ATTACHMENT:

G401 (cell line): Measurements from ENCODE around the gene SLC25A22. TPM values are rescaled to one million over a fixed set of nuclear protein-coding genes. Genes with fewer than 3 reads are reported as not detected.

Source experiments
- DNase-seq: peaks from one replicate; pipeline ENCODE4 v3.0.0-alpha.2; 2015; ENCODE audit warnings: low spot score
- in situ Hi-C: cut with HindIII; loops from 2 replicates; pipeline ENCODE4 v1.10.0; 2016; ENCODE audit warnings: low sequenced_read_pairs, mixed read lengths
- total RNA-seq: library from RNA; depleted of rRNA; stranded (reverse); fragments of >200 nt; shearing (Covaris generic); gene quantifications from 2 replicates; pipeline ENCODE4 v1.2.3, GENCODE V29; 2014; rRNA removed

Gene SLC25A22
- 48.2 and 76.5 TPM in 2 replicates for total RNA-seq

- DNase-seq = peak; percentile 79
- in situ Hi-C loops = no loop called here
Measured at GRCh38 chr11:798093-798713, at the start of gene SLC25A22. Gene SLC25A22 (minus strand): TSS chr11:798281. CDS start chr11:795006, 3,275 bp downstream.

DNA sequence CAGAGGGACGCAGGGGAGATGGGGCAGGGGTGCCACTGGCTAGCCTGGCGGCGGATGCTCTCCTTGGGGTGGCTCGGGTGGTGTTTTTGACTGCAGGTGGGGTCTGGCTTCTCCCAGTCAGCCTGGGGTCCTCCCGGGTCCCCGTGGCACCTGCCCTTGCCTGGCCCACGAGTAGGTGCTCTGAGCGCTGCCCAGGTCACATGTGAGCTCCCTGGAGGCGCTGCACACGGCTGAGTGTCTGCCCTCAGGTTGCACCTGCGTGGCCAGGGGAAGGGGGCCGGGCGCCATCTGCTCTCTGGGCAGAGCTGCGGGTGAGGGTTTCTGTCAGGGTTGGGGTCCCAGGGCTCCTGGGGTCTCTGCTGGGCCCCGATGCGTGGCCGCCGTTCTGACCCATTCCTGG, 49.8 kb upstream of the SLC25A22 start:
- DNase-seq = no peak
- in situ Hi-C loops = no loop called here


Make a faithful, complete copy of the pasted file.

G401 (cell line): Measurements from ENCODE around the gene SLC25A22. TPM values are rescaled to one million over a fixed set of nuclear protein-coding genes. Genes with fewer than 3 reads are reported as not detected.

Source experiments
- DNase-seq: peaks from one replicate; pipeline ENCODE4 v3.0.0-alpha.2; 2015; ENCODE audit warnings: low spot score
- in situ Hi-C: cut with HindIII; loops from 2 replicates; pipeline ENCODE4 v1.10.0; 2016; ENCODE audit warnings: low sequenced_read_pairs, mixed read lengths
- total RNA-seq: library from RNA; depleted of rRNA; stranded (reverse); fragments of >200 nt; shearing (Covaris generic); gene quantifications from 2 replicates; pipeline ENCODE4 v1.2.3, GENCODE V29; 2014; rRNA removed

Gene SLC25A22
- 48.2 and 76.5 TPM in 2 replicates for total RNA-seq

- DNase-seq = peak; percentile 79
- in situ Hi-C loops = no loop called here
Measured at GRCh38 chr11:798093-798713, at the start of gene SLC25A22. Gene SLC25A22 (minus strand): TSS chr11:798281. CDS start chr11:795006, 3,275 bp downstream.

DNA sequence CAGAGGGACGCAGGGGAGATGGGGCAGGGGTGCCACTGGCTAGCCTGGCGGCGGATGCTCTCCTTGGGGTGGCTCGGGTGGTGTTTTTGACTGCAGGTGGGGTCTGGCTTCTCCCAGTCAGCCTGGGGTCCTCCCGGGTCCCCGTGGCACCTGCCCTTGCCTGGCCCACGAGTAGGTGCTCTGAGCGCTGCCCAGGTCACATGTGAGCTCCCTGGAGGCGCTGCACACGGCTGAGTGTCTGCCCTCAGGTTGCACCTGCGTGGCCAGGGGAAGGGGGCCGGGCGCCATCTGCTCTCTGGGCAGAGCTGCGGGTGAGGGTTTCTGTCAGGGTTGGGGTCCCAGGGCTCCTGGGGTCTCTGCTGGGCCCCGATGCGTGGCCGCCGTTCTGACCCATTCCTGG, 49.8 kb upstream of the SLC25A22 start:
- DNase-seq = no peak
- in situ Hi-C loops = no loop called here